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The scintillating legend of Pelé was forged in the heat of the 1970 World Cup final | Pele

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Football is rarely just football and footballers are rarely just footballers. Pele was a brilliant striker, a player of grace and imagination, of explosive pace and extraordinary poise, but that’s not why his death on Thursday caused such a widespread sense of loss. Nor are they the three World Cups or the two Copa Libertadores he has won. To answer the question of why Pelé counted with a list of attributes or medals is to miss the point: he counted because of what he represented.

But defining what he stood for is nearly impossible, not least because, especially once his playing career was over, his ability to portray almost anything made him a publicist’s dream. He existed in a perfect commercial space, someone of stature and charisma who was also sort of a blank canvas, able to promote almost anything from Puma to Pepsi, from Viagra to diamonds made by heating his own hair. under extreme pressure.

This quality means that Pelé meant almost everything anyone needed him to. For my generation, a little too young to have seen him play, he was always the reference, the name that defined the greatness of football. “Pelé” was the player your grandmother who had never watched football had heard of, the inevitable hero of Escape to victorythe name that would be shouted across the schoolyard if someone did something particularly brilliant.

And of course, the name itself in this regard is extremely significant. Would we have been so eager to shout his name if he had remained Edson? “Pele” is memorable. It may be a distortion of “Bile”, a goalkeeper that Pelé idolized as a child (his own name is said to be derived from an incantation used by the wise women of his village when they gathered around his cradle in the moonlight, trying to rouse him from silence) but it’s a perfect brand image. Pelé sounds like a more exotic form of “game”. It starts with a burst of energy before quickly transitioning into something more flexible and alluring.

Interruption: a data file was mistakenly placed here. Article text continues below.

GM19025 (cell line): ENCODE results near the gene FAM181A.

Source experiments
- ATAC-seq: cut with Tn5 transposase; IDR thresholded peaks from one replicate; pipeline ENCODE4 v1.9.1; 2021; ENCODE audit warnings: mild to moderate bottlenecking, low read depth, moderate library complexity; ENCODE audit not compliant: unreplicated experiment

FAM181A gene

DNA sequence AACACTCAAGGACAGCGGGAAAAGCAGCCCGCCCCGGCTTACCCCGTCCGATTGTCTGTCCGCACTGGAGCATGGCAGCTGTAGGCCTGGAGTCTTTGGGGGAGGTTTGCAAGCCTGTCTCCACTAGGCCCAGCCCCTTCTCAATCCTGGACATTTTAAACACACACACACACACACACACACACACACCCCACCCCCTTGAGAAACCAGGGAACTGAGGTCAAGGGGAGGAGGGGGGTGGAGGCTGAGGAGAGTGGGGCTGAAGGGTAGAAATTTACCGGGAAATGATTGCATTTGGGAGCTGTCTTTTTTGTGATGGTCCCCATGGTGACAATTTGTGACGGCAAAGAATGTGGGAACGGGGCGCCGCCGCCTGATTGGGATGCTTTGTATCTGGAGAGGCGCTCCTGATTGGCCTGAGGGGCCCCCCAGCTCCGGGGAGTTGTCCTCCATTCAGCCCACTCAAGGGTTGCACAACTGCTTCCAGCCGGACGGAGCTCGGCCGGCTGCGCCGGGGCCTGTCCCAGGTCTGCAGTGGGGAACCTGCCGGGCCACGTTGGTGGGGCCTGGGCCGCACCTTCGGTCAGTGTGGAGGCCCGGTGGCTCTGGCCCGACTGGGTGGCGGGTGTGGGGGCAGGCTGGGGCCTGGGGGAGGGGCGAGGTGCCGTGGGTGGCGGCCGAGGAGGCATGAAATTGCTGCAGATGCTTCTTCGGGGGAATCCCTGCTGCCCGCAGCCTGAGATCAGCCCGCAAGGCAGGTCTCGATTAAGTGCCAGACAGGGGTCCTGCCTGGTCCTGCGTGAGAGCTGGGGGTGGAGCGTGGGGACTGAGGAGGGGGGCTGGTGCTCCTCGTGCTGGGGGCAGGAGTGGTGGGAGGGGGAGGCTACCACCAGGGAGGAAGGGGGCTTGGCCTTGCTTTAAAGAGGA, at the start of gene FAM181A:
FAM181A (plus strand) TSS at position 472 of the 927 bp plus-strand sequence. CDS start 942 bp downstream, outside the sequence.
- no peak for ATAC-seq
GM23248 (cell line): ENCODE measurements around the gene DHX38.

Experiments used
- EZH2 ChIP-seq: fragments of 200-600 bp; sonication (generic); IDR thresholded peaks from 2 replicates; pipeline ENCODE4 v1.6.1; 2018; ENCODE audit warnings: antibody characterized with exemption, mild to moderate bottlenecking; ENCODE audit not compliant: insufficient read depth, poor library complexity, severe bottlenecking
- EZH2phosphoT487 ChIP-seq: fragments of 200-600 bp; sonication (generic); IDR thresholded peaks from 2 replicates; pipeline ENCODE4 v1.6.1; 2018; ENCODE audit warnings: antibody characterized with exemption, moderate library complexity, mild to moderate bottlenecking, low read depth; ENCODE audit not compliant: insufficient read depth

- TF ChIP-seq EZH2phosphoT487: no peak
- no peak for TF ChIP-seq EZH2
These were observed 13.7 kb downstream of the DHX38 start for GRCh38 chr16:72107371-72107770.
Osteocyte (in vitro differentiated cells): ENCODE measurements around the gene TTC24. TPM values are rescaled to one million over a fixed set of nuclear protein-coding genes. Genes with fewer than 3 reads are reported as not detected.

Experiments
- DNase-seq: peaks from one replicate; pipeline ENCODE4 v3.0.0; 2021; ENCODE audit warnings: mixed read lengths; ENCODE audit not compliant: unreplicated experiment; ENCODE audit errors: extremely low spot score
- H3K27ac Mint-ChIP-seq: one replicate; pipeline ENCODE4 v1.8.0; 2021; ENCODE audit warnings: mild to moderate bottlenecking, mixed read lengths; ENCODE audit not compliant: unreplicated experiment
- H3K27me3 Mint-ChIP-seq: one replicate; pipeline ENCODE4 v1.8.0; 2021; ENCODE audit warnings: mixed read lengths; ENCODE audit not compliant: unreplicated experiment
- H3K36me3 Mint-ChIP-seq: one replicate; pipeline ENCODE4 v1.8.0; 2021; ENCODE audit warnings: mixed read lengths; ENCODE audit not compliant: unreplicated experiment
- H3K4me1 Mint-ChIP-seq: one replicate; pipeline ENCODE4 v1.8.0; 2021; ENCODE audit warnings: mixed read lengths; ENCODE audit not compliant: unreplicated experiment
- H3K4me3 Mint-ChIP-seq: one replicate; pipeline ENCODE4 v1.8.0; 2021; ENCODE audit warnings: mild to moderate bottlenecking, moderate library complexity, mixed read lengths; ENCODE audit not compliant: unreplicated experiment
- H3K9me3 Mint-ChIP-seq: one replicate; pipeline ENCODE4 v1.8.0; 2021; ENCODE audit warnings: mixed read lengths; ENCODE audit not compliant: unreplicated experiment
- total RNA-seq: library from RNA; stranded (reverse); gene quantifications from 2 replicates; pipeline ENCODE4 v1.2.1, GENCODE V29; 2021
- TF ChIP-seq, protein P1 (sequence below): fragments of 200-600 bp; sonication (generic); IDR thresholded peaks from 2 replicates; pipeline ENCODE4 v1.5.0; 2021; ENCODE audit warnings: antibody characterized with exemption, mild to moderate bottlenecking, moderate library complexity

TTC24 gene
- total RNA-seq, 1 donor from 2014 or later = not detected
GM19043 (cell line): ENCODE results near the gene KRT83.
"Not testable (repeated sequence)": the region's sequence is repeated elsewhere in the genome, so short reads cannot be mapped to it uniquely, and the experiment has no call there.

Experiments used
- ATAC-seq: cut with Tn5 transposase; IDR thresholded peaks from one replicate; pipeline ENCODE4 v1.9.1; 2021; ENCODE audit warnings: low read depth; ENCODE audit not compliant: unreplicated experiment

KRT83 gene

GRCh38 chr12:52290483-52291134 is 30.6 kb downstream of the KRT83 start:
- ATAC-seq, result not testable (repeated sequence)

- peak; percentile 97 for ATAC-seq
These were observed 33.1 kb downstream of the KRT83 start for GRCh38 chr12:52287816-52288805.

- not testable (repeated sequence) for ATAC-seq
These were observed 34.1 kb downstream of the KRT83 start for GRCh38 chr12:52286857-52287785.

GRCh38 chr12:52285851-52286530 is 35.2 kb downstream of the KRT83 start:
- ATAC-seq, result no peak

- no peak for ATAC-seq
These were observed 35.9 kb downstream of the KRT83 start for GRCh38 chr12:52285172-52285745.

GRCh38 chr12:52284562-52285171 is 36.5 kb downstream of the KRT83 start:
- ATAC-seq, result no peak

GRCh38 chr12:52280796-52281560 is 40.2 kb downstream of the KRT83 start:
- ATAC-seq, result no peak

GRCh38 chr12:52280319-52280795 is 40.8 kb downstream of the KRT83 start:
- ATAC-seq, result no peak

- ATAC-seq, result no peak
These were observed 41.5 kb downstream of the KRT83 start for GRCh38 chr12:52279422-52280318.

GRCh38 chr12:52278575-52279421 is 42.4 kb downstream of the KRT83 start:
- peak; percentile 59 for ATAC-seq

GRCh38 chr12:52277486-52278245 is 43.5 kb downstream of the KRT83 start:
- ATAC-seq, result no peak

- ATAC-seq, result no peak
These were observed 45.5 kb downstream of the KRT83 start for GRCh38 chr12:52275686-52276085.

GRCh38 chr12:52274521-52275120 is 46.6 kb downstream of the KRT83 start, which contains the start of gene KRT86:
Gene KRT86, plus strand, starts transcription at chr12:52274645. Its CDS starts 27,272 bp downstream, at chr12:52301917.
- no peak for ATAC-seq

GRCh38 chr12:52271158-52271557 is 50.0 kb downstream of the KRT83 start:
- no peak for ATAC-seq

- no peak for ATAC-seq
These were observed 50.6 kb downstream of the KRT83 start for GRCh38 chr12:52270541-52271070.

It is perhaps saying too much that with his death also went a lingering fragment of childhood innocence, but the passing of such a constant, of the world’s first footballing superstar, of the most elder of what, after Qatar, it seems appropriate to think of as the Great Trinity, is an important step towards mortality.

A mural depicting Pelé lifting the Jules Rimet trophy is seen during a tribute event for the Brazilian legend at a Fan Zone in Qatar during the 2022 World Cup. Images)
A mural depicting Pelé lifting the Jules Rimet trophy is seen during a tribute event for the Brazilian legend at a Fan Zone in Qatar during the 2022 World Cup. Images) Photo: Mark Metcalfe/Fifa/Getty Images

But you didn’t have to be born near the end of your career at the New York Cosmos to see Pele as the representative of something purer. He was probably at his best in the two-legged 1963 Libertadores final, when he overcame brutal tackles to inspire Santos’ 5-3 aggregate win over Boca Juniors. But his most memorable performances, the displays that confirmed him in the affections of the world, came at the 1970 World Cup, a tournament which itself occupies a mythical area in the collective memory of football.